In the meantime I saw an ad for a new winery nearby that featured 90 acres of wetlands, a deli and wine by the bottle. The name of the winery was Viansa and it was just too close to pass up.


My first trip there was everything the ad promised and more. The wetlands were filled with birds and migrations were fantastic. Wine, cheese and bread was good and I found myself turning away work so that I could visit the winery.


Eventually I was able to get Ron away from his office long enough to see the winery and he liked what he saw.


Bad move! Ron thought I should get a job there. No way. Most of you have been spared the experience of the Munden sales pitch. Ron can become the most nagging, in-your-face person you ever want to meet. I received multiple calls from him daily asking if I had scheduled an interview. He shoved and I would give in a bit. He would shove more and one day I found myself behind a wine tasting bar saying “Hello and welcome to Viansa.”


I must have been crazy.


That was my introduction into the Sonoma Valley wine experience. At the end of the day it was not uncommon for Sam Sebastiani to come in to the winery and share with us what he had been doing in the vineyard that day, the progress of the vines and fruit and to ask us what was selling and what was the feedback.


I couldn’t believe it. Sam’s father, Samueli, was the first generation Sebastiani in Sonoma and he was the driving force that helped Sonoma become what it is today.
What an incredible experience. It was a slow start. We would park our cars by the highway so people would think that we had a lot of visitors.


We started serving triple chocolate cookies with Cabernet Sauvignon which sent our sales soaring.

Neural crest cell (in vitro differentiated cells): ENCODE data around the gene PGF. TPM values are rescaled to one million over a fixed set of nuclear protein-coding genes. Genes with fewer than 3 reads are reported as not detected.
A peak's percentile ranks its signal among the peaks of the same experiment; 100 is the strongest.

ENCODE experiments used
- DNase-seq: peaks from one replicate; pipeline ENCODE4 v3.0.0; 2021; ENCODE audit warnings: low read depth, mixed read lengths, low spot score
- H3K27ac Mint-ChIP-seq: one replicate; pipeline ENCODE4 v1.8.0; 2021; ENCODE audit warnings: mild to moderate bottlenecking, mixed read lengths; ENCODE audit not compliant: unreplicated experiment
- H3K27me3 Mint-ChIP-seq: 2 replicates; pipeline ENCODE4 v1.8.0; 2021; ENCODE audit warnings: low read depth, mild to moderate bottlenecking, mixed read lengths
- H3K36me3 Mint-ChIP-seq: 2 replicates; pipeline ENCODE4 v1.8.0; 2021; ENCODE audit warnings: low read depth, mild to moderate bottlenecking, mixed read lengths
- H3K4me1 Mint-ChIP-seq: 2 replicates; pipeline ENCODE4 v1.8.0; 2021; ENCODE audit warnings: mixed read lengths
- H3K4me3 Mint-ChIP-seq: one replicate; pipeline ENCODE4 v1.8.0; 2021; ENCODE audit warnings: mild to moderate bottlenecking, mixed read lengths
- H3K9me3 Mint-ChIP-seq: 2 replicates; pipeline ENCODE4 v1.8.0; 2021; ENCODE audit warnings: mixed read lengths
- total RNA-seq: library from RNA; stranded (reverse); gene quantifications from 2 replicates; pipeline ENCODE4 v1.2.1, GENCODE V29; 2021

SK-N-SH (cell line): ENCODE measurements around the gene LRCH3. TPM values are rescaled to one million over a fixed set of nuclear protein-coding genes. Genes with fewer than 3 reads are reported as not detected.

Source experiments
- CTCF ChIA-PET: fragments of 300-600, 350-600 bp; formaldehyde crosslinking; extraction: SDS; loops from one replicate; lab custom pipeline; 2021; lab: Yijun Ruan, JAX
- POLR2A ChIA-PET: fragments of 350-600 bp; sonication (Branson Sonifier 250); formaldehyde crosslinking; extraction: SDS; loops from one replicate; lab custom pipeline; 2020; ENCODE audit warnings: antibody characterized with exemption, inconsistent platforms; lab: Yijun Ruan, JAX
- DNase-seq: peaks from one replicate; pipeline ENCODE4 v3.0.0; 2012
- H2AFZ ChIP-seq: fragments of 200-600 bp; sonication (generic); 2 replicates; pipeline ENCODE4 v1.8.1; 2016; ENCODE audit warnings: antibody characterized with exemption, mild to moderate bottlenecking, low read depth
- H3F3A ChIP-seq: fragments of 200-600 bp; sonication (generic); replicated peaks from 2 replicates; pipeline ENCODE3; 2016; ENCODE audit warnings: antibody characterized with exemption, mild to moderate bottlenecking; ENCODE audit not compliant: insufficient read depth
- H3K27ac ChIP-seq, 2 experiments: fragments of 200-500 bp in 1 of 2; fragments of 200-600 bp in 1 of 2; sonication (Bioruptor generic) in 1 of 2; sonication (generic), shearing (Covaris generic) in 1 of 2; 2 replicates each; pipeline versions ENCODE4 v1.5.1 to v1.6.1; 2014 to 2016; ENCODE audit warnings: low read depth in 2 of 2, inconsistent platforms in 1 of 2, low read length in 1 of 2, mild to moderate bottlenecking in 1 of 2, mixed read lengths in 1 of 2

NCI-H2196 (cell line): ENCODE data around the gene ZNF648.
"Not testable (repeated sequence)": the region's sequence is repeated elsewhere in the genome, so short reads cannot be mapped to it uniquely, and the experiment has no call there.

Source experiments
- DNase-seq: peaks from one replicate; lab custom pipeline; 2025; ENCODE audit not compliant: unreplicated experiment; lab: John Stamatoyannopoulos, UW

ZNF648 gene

And all the while Sam is planting and planting. Olive trees so we could make olive oil, focusing on Italian varietals and having staff meetings to keep us informed.


Ron visited Viansa last week and he said it is so lush and green with lots of visitors enjoying a glass of wine and the beautiful view of Sonoma Valley.


Thank you Ron for being a pest and pushing me into one of the coolest jobs I’ve ever had.

THE ALLEY DOWNTOWN MARSHALL

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By Claudia Lowery
Center Stage Cuisine columnist for the former Piney Woods Live entertainment magazine

I doubt I’m the only person around Marshall that feels the need for a dose of atmosphere and an occasional attempt to hide a few hours to collect thoughts, visit with a bestie, or have a quiet heart-to-heart under a small-town towering shade tree. A new getaway spot right in the heart of downtown Marshall is hidden from view, but if you’re in-the-know, or curious enough to ask how to find it, it’s easy enough to find. Take a walk through Blissmoor Valley Ranch store at 208 N. Washington St. and walk to the back where a cozy lunch counter and room becomes The Blue Frog, a lunch and catering business with special evening events. But the hideout I speak of is literally…. off the chart. Keep walking until you are out the backdoor. Like stepping through Alice’s looking glass the exit enters another world, The Alley Downtown Marshall.

Read the complete story by clicking here.